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Matter: Any substance which occupies space and has mass is known as matter. Early Indian philosophers classified matter in five basic elements: air, earth, water, fire and sky that also known as Panch Tatva.
States of matter: Matter exist in three different states that are Solid, Liquid and Gas.
Matter is made up of very small particles: All matter is made up of very small particles that are not visible to naked eye. We can prove this by performing the following experiment: Take two or three crystals of potassium permanganate and add in 100ml of water. We will see that the colour of the water gets changed. Now take 10ml of this solution and add it into another 100ml of fresh water, again you will observe that the colour of water will change but it is not that much dark as in first case. Now repeat this procedure three more time still you will find that the colour of the water gets change but it will become fainter and fainter.
Characteristics of particles of matter: The characteristics of particles of matter are
(i) Particles of matter have spaces between them.
(ii) Particles of matter are continuously moving.
(iii) Particles of matter attract each other.
(iv) Kinetic energy of particles increases with increase in temperature.
Properties of solids: Properties of solids(i) Solids have definite shape and distinct boundaries.
Properties of liquids: Properties of liquids
(i) Liquids do not have definite shape and distinct boundaries.
(ii) Liquids have fixed volume.
(iii) They can be compressed.
(iv) They take up the shape of the container (they can change its shape).
(v) They are fluid and thus can flow like water.
(vi) Their intermolecular force of attraction is less than solids.
(vii)The kinetic energy of its particles is more than solids.
Properties of gas: Properties of gas(i) Gases neither have definite shape nor have fixed volume.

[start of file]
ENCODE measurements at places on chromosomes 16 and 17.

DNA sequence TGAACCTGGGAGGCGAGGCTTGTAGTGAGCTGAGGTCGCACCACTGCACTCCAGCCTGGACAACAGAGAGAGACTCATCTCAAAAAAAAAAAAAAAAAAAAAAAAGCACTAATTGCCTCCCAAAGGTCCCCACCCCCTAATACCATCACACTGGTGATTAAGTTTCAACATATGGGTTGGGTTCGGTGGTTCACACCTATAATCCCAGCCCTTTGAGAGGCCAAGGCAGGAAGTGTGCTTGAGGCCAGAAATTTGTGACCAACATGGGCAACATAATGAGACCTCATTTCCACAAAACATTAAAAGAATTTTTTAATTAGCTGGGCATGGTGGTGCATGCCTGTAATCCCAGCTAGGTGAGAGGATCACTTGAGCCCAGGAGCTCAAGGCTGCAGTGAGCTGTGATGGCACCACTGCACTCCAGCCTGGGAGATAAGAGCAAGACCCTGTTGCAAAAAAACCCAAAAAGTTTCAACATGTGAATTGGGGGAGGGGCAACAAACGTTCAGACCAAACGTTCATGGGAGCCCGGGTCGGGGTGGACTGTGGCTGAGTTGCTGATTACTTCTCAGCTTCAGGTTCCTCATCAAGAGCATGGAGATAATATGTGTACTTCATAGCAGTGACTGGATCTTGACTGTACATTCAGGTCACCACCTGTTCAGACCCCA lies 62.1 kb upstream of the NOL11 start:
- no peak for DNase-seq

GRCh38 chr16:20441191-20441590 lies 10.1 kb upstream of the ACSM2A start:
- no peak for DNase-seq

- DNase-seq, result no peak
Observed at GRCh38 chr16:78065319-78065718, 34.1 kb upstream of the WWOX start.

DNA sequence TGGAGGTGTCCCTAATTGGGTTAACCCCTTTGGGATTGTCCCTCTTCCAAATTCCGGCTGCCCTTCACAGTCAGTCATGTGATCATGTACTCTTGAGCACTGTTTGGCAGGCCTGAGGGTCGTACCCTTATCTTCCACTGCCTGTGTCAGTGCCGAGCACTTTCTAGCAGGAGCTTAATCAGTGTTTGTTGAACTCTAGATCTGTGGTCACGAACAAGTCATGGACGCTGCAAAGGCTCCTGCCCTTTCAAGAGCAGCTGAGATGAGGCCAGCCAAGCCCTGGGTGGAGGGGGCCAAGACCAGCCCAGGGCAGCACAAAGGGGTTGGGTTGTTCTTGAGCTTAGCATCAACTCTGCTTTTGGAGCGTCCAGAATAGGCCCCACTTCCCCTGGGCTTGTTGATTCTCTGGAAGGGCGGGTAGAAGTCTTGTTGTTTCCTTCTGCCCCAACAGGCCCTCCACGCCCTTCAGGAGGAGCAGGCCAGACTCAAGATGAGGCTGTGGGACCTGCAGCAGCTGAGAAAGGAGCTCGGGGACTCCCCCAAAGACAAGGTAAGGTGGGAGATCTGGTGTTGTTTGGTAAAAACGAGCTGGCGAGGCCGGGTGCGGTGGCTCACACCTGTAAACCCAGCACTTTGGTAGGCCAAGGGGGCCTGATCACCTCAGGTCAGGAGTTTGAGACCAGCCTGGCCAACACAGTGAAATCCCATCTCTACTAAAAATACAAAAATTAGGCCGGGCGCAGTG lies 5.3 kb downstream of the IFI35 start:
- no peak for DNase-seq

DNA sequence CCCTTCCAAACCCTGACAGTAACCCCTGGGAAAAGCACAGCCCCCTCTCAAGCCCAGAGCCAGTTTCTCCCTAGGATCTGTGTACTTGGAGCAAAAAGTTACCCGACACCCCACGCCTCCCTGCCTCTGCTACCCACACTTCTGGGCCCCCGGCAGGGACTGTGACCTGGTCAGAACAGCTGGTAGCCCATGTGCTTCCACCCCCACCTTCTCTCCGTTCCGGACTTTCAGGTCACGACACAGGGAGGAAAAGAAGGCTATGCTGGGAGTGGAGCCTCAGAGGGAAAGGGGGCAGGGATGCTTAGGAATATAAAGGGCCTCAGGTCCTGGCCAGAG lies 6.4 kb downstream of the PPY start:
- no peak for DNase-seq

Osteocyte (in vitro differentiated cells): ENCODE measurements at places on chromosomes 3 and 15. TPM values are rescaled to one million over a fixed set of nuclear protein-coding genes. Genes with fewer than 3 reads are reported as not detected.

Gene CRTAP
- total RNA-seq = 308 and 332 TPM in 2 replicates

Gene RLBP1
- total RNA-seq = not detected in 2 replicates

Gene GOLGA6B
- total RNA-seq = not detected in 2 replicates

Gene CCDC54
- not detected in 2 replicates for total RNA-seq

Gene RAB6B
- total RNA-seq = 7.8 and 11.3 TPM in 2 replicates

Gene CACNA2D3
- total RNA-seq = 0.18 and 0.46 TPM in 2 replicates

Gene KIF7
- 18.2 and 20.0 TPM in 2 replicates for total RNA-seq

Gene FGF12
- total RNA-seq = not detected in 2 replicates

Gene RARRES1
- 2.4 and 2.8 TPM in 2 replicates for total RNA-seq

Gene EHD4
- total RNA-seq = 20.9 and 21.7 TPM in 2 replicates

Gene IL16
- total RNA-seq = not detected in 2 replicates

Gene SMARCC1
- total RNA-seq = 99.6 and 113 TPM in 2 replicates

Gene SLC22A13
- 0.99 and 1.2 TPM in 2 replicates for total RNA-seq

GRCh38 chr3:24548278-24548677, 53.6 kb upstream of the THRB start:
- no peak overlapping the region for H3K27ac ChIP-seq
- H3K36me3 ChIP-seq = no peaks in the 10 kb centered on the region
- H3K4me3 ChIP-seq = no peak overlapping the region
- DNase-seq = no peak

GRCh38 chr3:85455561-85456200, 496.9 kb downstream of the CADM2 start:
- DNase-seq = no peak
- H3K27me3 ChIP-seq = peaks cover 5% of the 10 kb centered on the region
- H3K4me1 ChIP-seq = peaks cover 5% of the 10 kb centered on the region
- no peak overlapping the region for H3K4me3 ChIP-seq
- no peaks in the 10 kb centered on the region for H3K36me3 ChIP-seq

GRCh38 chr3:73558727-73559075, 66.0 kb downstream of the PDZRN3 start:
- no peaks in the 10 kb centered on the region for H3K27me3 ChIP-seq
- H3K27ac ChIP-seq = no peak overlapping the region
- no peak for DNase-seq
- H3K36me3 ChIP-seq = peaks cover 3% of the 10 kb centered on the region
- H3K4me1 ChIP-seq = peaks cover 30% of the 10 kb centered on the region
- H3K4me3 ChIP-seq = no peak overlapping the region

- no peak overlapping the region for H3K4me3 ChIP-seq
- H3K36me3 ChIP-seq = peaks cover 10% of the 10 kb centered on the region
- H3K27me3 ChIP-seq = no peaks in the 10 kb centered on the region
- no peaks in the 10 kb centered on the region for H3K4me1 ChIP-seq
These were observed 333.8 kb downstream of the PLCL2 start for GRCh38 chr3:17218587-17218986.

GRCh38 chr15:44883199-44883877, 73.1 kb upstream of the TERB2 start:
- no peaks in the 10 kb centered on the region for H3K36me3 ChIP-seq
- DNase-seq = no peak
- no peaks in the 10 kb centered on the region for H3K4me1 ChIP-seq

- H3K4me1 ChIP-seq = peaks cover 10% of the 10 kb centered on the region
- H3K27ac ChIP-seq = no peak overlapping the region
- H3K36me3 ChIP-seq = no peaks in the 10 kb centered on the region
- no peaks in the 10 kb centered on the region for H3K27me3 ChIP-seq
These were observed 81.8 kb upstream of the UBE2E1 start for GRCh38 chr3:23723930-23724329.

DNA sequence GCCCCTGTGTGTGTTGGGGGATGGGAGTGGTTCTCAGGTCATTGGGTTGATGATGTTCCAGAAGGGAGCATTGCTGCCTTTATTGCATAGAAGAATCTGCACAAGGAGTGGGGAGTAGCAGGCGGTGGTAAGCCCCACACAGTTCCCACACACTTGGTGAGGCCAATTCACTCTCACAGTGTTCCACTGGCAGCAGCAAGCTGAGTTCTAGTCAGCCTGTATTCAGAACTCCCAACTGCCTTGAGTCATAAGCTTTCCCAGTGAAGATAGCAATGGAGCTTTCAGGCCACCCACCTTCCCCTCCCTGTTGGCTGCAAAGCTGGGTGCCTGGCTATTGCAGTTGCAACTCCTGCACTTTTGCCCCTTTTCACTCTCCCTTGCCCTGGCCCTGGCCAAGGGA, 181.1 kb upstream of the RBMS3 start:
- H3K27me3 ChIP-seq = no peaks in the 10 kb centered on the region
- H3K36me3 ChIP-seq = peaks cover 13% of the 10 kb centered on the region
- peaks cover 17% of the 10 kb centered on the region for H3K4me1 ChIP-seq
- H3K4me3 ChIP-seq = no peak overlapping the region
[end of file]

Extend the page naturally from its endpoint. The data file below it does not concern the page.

Effect of change of temperature on matter: On increasing the temperature of solids, the kinetic energy of the particles increases.
Due to the increase in kinetic energy, the particles start vibrating with greater speed. The energy supplied by heat overcomes the forces of attraction between the particles. The particles leave their fixed positions and start moving more freely. A stage is reached when the solid melts and is converted to a liquid. The temperature at which a solid melts to become a liquid at the atmospheric pressure is called its melting point.
Effect of change of pressure on matter: By applying pressure we can bring the particles of matter closer and closer. So by applying pressure solids can be converted into liquids and further applying more pressure liquids can be converted into gases.
Interconversion of three states of matter: Any state of matter can be converted into other state with the help of temperature or pressure. Different terminology for the Interconversion of states of matter is given below:(i) Solid to Liquid: Fusion
Observe the following diagram to memorise this Interconversion states of matter:
Evaporation: The phenomenon of change of a liquid into vapours at any temperature below its boiling point is called evaporation. For example spreaded water on the floor disappears after some time even when the temperature of the surface of the floor is much lower than the boiling point of water.
What are the various factors that affect evaporation?
Various factors that affect evaporation are:
How does evaporation cause cooling?
When a liquid keeps on evaporating. The particles of liquid absorb energy from the surrounding to regain the energy lost during evaporation. This absorption of energy from the surroundings makes the surroundings cold.
Melting Point: The temperature at which the solid starts melting to become a liquid at the atmospheric pressure is called its melting point.
Boiling Point: The temperature at which the liquid starts boiling at the atmospheric pressure is called its boiling point.
Latent heat of fusion: The amount of heat energy required to change 1 kg of solid into liquid at atmospheric pressure at its melting point is called the latent heat of fusion.